Christmas 2014 Recap

Hey all! Merry Christmas! I hope everyone had a lovely holiday full of warmth, happiness, and family. You probably noticed my absence all of last week. I took an unintentional blogging/baking break, by way of a stomach virus. I spent all of last week feeling absolutely terrible and nauseous at the sight of food. Not what you wanted to hear following Christmas wishes but it’s true! I had two more #CookieCraziness recipes planned, including one with a new gadget my plans were quickly brought down. I’m feeling much better, and have been slowly regaining my appetite for delicious things again. I’m glad too because as a food lover, not eating is blasphemous.

Christmas Tree

Anyway, let me tell you a bit about my holiday. In my house, we celebrate the 24th, not the 25th. It must be some Dominican tradition but that’s just always how it’s been. Back in the day, we used to have a full house but now it’s just us four plus our neighbors. I actually prefer it this way because there isn’t much pressure to be super social, and I can have more leftovers.

Besides the fact that there’s really only eight of us (plus/minus 1), my mom always cooks a lot. To be honest, Christmas Eve is basically a repetition of Thanksgiving in terms of food, except that the main protein changes. Instead of turkey, we have pork (or pernil for the Latin@ folks). I actually prefer the pernil to turkey but for tradition’s sake on Thanksgiving, we roll with it.

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From L to R: Pastelon, Pastelon de Verenjena, Moro de Gandules, Platanos Maduros, Cassava, Parker House Rolls, Pernil, Potato Salad, Basic Salad, Pastelitos.

On our menu this year:

  • Parker House Rolls: the same we had at Thanksgiving (from Bon Appetit), except that I doubled the recipe because of reasons. Still a winner!
  • Pernil (or pork): Star of the night. What Dominicans traditionally have on the table for Christmas Eve. Pray there’ll be leftovers.
  • Moro de Gandules: Rice with pigeon peas. Another holiday staple at my house. Super simple but delish dish, made with my mom’s secret sofrito (actually, almost everything has this stuff in it).
  • Pastelón: That starchy starch thing that has been at our table the past couple holidays. I still don’t eat it but there it is! (in depth description of it’s innards here and here)
  • Pastelón de Verenjena. Eggplant casserole, which is almost like a lasagna. This is my fave, and is always at the table specifically for me. Layers of tempura fried grafitti eggplant, ground beef, green beans, tomato sauce, and tons of mozzarella.
  • Potato Salad. Another holiday staple. I make the salad every time, this time was no different. (check out it’s ingredients here)
  • Basic green salad. About as basic as it looks/suggests. At the table for almost no reason as barely anyone eats this stuff.
  • Pastelitos or empanadas. “Appetizers” except not really. Two kinds: cheddar cheese, and ground beef mixed with hardboiled eggs.
  • Platanos Maduros. Last minute addition to the table of fried sweet plantains. Can’t no one say no to these.

As you can see, this is basically Thanksgiving part two. No one’s complaining, as basically everyone is all about that pernil (no turkey) (dang, couldn’t help that!). We had our littlest neighbor here, who’s eight and extremely hard to shop for. I don’t know but eight is such a weird age; not a teenager but not exactly a kid. That in between age is hard to gauge what they actually like. Strange, but we got her a password journal (which she LOVED), this super cute DIY jewelry box, and some trinkets from Claire’s. She and my sister decorated it in the kitchen. It was so fun to see her reactions to the gifts. One of the main reasons giving is the best!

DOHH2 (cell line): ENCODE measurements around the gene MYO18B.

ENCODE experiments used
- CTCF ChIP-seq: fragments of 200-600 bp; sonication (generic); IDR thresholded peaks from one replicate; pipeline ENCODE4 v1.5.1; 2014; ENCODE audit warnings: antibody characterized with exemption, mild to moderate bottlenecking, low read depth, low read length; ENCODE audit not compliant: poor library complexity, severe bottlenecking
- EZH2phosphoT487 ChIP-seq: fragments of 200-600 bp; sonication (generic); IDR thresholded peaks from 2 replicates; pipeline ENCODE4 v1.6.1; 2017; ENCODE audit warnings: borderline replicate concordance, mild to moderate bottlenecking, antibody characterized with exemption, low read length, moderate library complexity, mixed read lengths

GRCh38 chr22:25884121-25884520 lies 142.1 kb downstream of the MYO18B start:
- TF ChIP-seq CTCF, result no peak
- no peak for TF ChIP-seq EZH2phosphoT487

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After all that, we had dessert. Since I was food adverse last week, I had nothing planned. Nothing, which is super unlike me. I asked my mom, which is moot as she never knows, what she wanted. Got nothing from her so I ran with my sister’s suggestion of making a tiramisu. I rolled with it for three reasons: my sister asked, easy to make, and was on my bucket list anyway. I made it the night before, which was awesome because that freed me up to bake bread the next day.

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It was super simple to make, and is actually super delicious too. I have to say, for such a simple dessert, it was really good. It’s also not very photogenic, if at all. I used this recipe and have a few suggestions. The main one is to mix the mascarpone with the yolks because this stuff is stiff and will never incorporate with the mix when folding. No one wants a lump of cheese in a supposed smooth dessert. Another is to only soak one side of the lady fingers. These things are literal sponges and they soaked up quite a lot. Do one side and hope there’s still some bite when serving. Finally, add booze to this. Every baker’s secret weapon should be in here. I threw a bit whisky in the cream and in the coffee but it could’ve used more.

All in all, it was actually a pretty nice Christmas Eve. There were a few minor setbacks that could’ve ruined things but others made up for it. If anything, this was a major upgrade from last year, and for that I’m most grateful. I hope everyone’s holiday was as uplifting as mine, and that this last week of the year is an awesome one!

Thanksgiving 2014: The Day After

WOW. Last night was pretty awesome. SO MUCH FOOD! We shook up this year’s menu a bit from last year’s. Like I mentioned on Wednesday, we aimed for a little more of an American Thanksgiving. I feel bad saying it but I try really hard to Americanize our food and household. In retrospect, I probably shouldn’t because my culture is important to me and it’s something I want to keep going but I can’t help it.

Anyway, the table was pretty much half our traditional menu and the other was American.

On the menu we had:

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Turkey, obviously! (regular green salad in the bottom right corner that literally no one ate. Thanksgiving is not the time for “healthy” things)

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Parker House Rolls from Bon Appetit. So fluffy and so good! Spotlight may be coming soon!

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Macaroni and cheese. SO AMAZING. We added bacon and made the full recipe. This is that one time I am SO happy we have leftovers!